The first Sports Geek Nation AMA kicked off last Monday, 10th of September 2018 with Tim Baker from Adelaide United Football Club. Despite a busy week for Adelaide United Football Club (congrats on their 15th year), Tim delivered awesome answers that took us to deeper into the team's digital strategy and outlook.
If you miss the conversations on the #ama channel, you can read the transcription here including the followup questions from other members.
Sean Callanan:How did you get your start in sports?
Tim Baker: I got started in sports simply by writing about it initially as a freelance journalist. I started writing for the Four Four Two Australia website and built up a portfolio. When it came to applying for a Media & PR role with the Australian National Drag Racing Association, that portfolio was a huge help!
EmJaeCaer (Michael Carmody): Trying to find a polite way to phrase this, so I'll just be clumsy and please give me the benefit of the doubt I mean no offense.
You are in Adelaide a less populous state, playing a code in the shadow of other codes, how do you find throwing your message seemingly uphill like this?
How difficult is it to get engagement with new fans and attract new people to your product?
Do you get much support from the League Operator in messaging/marketing activities and does this make a tangible difference?
Tim Baker: Haha no offense taken. I'll be honest, it is TOUGH! Generally the engagement from our hardcore group is high but for new fans we have to get creative. We're really only in the initial stages of trying to be more engaging after a difficult period on social and by extension outwardly. Personally I only started at AUFC in December 2016 so there is a long way to go but in working with the media and commercial teams, we are playing the long game in developing new strategies that can help us connect in ways other sporting clubs/codes are not – while also learning from what they do.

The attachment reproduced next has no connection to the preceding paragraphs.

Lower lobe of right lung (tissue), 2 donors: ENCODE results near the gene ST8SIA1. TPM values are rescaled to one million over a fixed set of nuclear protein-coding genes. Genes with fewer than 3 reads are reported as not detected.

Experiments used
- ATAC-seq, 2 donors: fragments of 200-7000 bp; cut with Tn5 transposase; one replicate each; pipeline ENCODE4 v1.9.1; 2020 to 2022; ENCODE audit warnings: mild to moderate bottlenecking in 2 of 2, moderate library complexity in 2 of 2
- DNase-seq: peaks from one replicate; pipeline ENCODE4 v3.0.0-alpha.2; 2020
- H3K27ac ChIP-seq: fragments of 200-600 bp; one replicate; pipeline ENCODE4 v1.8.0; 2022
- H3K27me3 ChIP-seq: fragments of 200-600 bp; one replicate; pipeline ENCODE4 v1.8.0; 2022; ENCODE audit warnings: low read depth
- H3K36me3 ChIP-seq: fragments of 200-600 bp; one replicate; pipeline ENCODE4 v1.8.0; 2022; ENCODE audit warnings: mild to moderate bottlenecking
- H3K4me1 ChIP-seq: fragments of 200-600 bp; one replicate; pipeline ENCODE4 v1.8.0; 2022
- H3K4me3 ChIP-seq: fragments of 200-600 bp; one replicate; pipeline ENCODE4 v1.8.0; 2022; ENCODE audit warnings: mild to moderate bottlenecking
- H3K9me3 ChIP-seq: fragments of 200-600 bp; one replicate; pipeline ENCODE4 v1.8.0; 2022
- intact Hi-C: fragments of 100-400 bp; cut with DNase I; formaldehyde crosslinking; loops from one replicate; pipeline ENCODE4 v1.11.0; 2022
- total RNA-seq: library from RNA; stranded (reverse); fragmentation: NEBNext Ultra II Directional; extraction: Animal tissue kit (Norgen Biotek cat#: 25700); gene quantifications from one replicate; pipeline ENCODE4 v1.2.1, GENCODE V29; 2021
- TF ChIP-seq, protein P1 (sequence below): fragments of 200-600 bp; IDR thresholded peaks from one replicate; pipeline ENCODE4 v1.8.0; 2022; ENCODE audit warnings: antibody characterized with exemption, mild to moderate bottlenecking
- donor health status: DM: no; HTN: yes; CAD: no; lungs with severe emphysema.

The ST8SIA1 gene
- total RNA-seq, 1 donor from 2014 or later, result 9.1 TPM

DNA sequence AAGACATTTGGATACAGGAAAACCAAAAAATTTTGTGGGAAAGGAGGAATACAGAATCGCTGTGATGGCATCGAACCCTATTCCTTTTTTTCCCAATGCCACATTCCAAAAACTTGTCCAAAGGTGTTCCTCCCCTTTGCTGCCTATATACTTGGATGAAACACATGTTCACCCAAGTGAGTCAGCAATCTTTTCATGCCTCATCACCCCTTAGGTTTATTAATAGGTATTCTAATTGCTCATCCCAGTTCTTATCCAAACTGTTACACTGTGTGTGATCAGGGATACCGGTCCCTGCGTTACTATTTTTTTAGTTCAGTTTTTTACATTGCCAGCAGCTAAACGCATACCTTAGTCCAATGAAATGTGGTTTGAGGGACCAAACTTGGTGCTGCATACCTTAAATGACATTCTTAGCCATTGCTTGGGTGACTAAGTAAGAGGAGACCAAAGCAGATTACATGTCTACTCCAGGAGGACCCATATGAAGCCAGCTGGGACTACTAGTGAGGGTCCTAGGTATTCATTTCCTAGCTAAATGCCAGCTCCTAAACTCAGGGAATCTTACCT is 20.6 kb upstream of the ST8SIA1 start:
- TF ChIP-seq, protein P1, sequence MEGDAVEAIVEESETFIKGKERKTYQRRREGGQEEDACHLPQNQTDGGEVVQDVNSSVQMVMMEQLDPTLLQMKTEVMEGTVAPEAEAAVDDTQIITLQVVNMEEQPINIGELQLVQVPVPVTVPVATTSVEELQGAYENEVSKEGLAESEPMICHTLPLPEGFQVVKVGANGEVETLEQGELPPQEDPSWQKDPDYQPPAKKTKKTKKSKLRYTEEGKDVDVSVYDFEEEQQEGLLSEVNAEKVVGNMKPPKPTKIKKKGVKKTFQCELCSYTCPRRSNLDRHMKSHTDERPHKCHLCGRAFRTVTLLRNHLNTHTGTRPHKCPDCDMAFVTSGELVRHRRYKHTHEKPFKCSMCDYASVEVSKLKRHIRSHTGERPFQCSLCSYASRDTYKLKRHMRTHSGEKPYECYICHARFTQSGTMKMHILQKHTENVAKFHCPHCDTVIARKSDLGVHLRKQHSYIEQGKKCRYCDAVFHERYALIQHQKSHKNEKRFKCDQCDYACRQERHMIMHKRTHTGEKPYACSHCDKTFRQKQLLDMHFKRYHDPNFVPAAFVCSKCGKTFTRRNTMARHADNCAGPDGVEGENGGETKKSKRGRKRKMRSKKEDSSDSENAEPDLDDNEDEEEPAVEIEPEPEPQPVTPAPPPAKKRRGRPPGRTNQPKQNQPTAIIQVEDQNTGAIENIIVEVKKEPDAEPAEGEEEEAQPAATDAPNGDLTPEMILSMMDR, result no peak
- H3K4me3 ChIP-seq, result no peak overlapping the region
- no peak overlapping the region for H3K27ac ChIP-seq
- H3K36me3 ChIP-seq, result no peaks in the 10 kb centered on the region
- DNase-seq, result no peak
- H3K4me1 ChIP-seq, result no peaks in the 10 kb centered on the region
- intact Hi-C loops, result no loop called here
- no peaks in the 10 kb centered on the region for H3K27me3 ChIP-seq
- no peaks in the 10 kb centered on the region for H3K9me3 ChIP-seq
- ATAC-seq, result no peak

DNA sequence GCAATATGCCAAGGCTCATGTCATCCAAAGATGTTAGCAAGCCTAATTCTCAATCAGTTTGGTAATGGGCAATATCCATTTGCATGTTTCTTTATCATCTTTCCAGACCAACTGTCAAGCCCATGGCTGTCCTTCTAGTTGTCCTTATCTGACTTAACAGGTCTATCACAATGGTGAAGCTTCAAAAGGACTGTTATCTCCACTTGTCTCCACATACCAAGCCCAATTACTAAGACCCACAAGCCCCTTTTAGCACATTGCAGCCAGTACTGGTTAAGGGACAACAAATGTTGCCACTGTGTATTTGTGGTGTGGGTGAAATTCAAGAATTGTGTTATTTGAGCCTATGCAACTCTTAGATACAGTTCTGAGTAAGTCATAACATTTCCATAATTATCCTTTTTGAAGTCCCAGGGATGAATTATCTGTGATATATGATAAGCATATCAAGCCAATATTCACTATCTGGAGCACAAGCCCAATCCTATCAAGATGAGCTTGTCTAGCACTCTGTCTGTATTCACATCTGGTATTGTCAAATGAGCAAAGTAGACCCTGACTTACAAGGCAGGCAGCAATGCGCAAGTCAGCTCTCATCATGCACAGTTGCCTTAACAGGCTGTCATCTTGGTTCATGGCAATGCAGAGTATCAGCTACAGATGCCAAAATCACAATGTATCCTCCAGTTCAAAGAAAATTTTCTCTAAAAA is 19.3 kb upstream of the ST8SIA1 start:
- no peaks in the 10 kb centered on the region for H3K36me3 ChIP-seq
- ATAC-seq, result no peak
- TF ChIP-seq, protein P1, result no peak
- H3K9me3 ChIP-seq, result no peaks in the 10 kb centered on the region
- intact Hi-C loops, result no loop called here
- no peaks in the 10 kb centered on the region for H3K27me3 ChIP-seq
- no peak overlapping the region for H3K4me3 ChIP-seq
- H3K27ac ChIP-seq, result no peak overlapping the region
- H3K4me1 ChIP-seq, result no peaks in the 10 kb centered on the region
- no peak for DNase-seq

In terms of the FFA, yes we do receive some help but with all due respect to them, as I think they have great people, I'm not certain I see tangible difference. That said, around season launch they support with outdoor messaging, online and TV which does have a small impact on attendance.
EmJaeCaer: Thank you for the answer!
I'm from the esports world, so trying to “break out” from core fans to new fans is a key issue for our growth.
With an eye to the above, do you see a pragmatic cap/limit on what you can achieve?
We all like to aim for the sky, but do you have ‘realistic' target based on Soccer/Footballs engagement compared to AFL?
Last semi-cheeky question. Given the Crows just acquired a Baseball team in the Adelaide Bite, would you think AU and AFC could one day see a benefit from merger/acquisition
Tim Baker: Oh wow, getting straight to it! I'll start by saying there is in no way any talks of mergers or similar whatsoever – especially given our current ownership acquired the Club in March this year. But yes, I do see that at some point there could be some collaboration. A merger or acquisition? Who knows? Never say never, right! Haha.
As for targets I think we are realistic and while we have reached somewhat of a plateau on social, we have thousands of registered participants playing football/soccer in South Australia that we have not yet unlocked. Really engaging our community in a meaningful way is one of our biggest projects at the current time and giving those players a reason to want to come and support us in addition to watching their European teams. Pragmatically we're probably looking at a cap of just over 100,000 fans locally but that is many, many more than our stadium can hold and hopefully we can chip away at increasing that!
EmJaeCaer: You mention EU teams, and I see these partnership/alliances between Au and Eu teams here and there. How hard is it to negotiate these arrangements and what benefits do you think the existing alliances are getting?
Tim Baker: I think at a Club level where football departments align etc it can be quite involved and difficult. Unfortunately in that sense I can't really answer. But in terms of linking on social and sharing ideas AS Roma have been great but also the Sportsbiz Slack has been awesome to connect. On the flip-side I did try to organise something with New York Red Bulls in an E-League sense but that was difficult. Not because of anyone in particular, timing perhaps wasn't right.